If you have answered at least ten questions in the affirmative, your job is highly vulnerable! Beware, the axeman cometh!

If Your Industry is Currently Going Through a Contraction Cycle...
...Get the Advice of a Good Career Counselor or Career Coach.
Potential Solutions

But it is not too late! You can become a turnaround specialist for your own good! You can at least try to take more positive steps to make your present job a little more recession-resistant.

These twenty-one (21) suggestions are not cast in stone but they have helped turn the stakes in people's favor and allowed them to hold on to their jobs by the skin of their teeth. It shows that you are a part of the team and that 'we are all in this together'.
  • Project a new enthusiastic attitude towards your job and keep them wondering and guessing. I don't mean in a phony way, but sincerely.
  • Try to come in a little earlier and leave a little later than usual. An extra half hour at the start and end of each working day is not unreasonable.
  • Show eagerness to take on some extra duties, responsibilities and projects.
  • Keep an up-to-date resume in your briefcase at all times and keep up with your networking contacts.
  • Don't neglect your physical, mental, emotional, spiritual, social, financial, cultural, and educational life. If you slip now, it will be very difficult to reclaim it!
  • Get active in professional organizations, alumni and other special interest groups related to your work life.
  • Get into the fighting-fit mode by regularly screening jobs on the Internet and other print media.
  • Register with at least six executive recruiters and employment agencies.
  • Get the advice of a good career counselor or career coach.
  • Cut back on wants and luxuries, and develop a stringent budget for family needs...and stick to it!
  • Make sure your project priorities coincide with those of your boss.
  • Keep a "Hero File" of your accomplishments. If it does not help in the present job, at least it will serve as a springboard for your resume and interviews. Leave behind good documentation in your present company's files, highlighting your accomplishments.
  • Don't whine and criticize your boss or your company, especially around peers and subordinates.
  • If you have a good mentor, seek their advice.
  • Do such a good job that your boss will get promoted.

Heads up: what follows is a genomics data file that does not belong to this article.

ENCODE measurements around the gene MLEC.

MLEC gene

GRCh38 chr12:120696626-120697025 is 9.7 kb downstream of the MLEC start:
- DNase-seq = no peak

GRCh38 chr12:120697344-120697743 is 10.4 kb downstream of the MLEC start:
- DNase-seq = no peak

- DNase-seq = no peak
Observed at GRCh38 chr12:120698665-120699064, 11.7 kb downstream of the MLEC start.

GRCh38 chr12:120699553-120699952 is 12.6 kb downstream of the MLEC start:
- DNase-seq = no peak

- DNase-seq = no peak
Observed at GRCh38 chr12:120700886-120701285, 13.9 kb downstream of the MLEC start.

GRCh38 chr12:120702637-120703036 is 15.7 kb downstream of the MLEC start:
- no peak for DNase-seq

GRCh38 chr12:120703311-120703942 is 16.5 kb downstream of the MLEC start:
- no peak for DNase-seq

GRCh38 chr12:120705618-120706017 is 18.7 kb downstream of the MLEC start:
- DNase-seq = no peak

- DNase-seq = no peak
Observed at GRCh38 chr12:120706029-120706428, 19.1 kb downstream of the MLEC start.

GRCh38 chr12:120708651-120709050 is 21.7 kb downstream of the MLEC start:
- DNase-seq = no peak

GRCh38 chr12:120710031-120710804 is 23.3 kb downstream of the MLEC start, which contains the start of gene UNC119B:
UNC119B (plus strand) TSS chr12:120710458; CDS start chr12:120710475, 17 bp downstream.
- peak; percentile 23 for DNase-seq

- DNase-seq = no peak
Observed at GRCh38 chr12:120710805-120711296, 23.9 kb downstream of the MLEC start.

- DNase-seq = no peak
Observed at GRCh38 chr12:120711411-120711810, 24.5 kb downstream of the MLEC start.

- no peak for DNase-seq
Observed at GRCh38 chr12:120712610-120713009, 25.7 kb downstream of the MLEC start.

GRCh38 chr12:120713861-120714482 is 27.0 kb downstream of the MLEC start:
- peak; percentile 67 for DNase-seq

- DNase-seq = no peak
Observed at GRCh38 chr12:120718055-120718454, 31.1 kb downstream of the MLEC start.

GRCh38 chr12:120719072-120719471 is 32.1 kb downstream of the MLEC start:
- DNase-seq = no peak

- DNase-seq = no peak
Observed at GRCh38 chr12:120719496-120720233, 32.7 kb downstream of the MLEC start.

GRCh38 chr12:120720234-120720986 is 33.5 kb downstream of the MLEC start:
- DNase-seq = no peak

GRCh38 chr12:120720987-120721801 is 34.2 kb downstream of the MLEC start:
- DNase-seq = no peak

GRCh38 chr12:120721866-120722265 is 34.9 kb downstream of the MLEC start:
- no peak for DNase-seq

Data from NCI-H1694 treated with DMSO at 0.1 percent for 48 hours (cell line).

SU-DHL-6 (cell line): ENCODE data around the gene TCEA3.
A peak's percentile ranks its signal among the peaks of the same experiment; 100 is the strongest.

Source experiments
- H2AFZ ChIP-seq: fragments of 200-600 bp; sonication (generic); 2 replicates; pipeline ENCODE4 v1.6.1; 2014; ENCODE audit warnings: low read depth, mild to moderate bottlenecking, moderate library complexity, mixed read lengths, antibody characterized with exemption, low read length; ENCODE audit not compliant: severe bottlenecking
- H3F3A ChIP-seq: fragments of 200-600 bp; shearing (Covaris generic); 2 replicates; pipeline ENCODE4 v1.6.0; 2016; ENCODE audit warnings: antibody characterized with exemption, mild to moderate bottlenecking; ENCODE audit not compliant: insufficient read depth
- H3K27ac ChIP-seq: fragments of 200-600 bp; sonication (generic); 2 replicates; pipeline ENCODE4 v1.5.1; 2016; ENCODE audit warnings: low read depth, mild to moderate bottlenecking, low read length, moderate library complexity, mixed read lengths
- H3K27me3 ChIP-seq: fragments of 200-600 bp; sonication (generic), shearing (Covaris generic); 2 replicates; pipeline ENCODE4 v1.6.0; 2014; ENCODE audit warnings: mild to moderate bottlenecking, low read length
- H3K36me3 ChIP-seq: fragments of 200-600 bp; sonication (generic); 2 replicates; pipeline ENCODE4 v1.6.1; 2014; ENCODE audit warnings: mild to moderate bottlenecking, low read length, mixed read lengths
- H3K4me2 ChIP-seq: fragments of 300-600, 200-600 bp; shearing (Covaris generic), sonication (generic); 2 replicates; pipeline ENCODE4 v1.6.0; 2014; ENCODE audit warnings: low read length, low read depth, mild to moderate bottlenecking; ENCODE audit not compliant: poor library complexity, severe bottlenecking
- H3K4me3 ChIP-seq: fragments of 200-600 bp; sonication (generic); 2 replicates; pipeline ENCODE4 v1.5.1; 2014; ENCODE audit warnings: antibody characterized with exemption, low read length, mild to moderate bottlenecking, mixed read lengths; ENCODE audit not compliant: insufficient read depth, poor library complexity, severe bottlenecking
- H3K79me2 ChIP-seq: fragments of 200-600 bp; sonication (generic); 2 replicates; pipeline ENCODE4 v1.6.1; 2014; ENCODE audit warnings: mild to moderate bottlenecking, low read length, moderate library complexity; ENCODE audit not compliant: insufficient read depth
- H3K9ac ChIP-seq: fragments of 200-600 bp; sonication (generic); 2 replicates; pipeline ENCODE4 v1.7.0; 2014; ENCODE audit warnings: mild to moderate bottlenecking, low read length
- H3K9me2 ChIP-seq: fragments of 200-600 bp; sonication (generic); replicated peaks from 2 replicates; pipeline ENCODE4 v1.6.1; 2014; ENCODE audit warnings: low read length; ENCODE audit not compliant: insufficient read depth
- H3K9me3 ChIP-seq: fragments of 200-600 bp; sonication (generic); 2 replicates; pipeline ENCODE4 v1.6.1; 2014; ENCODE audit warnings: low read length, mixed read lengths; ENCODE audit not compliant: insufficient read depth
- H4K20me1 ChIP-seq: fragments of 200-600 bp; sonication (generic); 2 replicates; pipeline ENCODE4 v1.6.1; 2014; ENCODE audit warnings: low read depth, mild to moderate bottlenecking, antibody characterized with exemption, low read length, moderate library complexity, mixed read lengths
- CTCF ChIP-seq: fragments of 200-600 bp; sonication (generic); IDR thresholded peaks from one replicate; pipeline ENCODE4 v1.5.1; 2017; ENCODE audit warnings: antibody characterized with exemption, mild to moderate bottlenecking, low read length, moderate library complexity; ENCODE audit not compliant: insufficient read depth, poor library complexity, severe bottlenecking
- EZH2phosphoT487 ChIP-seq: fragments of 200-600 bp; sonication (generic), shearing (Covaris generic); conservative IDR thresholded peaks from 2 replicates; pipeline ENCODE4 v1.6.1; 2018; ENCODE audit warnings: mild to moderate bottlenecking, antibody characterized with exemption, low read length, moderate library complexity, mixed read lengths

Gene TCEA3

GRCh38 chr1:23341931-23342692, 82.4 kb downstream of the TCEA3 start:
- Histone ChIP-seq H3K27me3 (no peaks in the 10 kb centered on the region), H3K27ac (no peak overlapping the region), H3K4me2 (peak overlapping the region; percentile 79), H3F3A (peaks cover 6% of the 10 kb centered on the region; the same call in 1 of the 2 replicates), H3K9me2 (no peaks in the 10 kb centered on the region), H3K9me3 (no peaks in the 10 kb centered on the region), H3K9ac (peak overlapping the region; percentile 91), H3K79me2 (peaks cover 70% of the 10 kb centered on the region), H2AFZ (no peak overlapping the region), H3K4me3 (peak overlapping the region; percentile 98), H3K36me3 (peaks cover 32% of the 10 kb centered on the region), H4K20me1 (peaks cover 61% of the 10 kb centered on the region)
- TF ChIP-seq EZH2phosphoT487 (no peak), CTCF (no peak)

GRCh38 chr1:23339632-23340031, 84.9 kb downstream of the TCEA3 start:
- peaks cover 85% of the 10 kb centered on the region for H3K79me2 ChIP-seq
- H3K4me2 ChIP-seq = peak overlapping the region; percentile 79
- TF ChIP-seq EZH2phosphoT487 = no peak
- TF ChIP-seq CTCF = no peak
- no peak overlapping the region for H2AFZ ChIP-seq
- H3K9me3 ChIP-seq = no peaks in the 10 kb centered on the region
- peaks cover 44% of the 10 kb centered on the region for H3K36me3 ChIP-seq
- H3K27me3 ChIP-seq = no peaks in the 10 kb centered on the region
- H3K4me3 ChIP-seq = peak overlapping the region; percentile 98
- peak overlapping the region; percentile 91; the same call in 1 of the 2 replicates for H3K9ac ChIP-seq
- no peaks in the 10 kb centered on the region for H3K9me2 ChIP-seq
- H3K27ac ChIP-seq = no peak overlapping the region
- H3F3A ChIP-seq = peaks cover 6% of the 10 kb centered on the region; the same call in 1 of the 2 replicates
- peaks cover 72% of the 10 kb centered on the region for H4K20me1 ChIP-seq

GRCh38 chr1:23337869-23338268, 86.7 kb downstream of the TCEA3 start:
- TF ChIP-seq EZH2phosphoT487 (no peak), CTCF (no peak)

• See if you can get transferred to another department, with your boss's help.
  • Keep on doing a good job...nay, better than a good job!
  • Remember that 90% of success is just showing up!
  • Continue to contribute, and learn, and grow relentlessly.
  • Develop a survivor mentality by never assuming that your job is safe.
  • Realize that job security comes from your inner strengths.
Develop a Survivor Mentality by Never Assuming that Your Job is Safe.

This is a wake-up call—a call to action! As the Boy Scouts say in their motto: Be Prepared! Failure to act at this critical juncture may lead to a career disaster.

In spite of all our human efforts, the ball may drop on our heads. What should we then do?

Some suggestions:
  • Don't go into unreasonable panic.
  • Don't make your boss your enemy.
  • Don't badmouth your company or your boss.
  • Don't be so proud that you fail to negotiate a good severance package.
  • Do play upon your boss's emotions to receive an equitable settlement.
  • Do project confidence in yourself.
  • Do remember that good things, like getting an even better job, take time.
  • Do apply to medium and small companies where your talents are needed.
(Editorial Comments: A complementary article: Big Pharmas - Quo Vadis (Wither Goest Thou)? can be found in CareerQuest's Newsletter Archive at

Don Sutaria is Founder and President of CareerQuest (formerly New Life Career Counseling), located in New York and New Jersey. CareerQuest is also mentioned in "What Color is Your Parachute?" Sutaria is a consultant to individuals and various corporations, offering executive coaching and career management services. He has developed unique methods for capturing jobs in the new millennium. He appeared on a Phil Donahue TV special on unorthodox methods of job hunting. Known as "Career Doctor Don", he has been quoted in The Wall Street Journal, The New York Times, The Salt Lake Tribune, The Star-Ledger, The Union Leader, WorkingSmart, SmartMoney, Fortune, Money, and on WINS and WOR radio. He specializes in counseling of international professionals, Generation X (age 20-29), career changers, freelancers, consultants, mid-career executives and people over age 50. He really believes that your career is a pathway to your soul.

Mr. Sutaria has over forty years of diversified industrial and management experience, complemented by training in career development and hands-on experience in career advising. He is an international cross-cultural trainer. He has also served on committees of several organizations, and conducted courses, seminars and symposiums at Columbia University, New York University, Nyack College, Alliance Graduate School of Counseling, Rutgers, and Stevens Institute of Technology. He is a member of the Association of Career Professionals International and the Career Counselors Consortium.

Don earned his MS degree in Management from Kansas State University, an IE (Professional) degree in International Management and Personnel Relations from Columbia University, and obtained New York University's postgraduate Certificate in Adult Career Planning and Development.